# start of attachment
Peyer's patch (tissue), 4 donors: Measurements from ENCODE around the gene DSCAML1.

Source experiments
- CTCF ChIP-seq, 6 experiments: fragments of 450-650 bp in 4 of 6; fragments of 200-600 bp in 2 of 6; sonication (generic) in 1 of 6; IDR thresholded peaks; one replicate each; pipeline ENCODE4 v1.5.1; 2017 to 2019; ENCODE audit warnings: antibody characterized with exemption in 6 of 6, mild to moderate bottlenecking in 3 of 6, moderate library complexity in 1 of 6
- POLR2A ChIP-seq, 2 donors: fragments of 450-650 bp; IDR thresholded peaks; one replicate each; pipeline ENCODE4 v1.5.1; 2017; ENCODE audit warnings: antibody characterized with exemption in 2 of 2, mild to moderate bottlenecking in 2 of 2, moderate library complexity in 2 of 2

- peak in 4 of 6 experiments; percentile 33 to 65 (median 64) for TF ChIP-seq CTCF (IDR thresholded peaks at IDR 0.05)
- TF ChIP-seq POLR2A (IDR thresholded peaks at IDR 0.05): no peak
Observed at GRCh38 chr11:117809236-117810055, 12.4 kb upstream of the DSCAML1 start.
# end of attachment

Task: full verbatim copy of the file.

Peyer's patch (tissue), 4 donors: Measurements from ENCODE around the gene DSCAML1.

Source experiments
- CTCF ChIP-seq, 6 experiments: fragments of 450-650 bp in 4 of 6; fragments of 200-600 bp in 2 of 6; sonication (generic) in 1 of 6; IDR thresholded peaks; one replicate each; pipeline ENCODE4 v1.5.1; 2017 to 2019; ENCODE audit warnings: antibody characterized with exemption in 6 of 6, mild to moderate bottlenecking in 3 of 6, moderate library complexity in 1 of 6
- POLR2A ChIP-seq, 2 donors: fragments of 450-650 bp; IDR thresholded peaks; one replicate each; pipeline ENCODE4 v1.5.1; 2017; ENCODE audit warnings: antibody characterized with exemption in 2 of 2, mild to moderate bottlenecking in 2 of 2, moderate library complexity in 2 of 2

- peak in 4 of 6 experiments; percentile 33 to 65 (median 64) for TF ChIP-seq CTCF (IDR thresholded peaks at IDR 0.05)
- TF ChIP-seq POLR2A (IDR thresholded peaks at IDR 0.05): no peak
Observed at GRCh38 chr11:117809236-117810055, 12.4 kb upstream of the DSCAML1 start.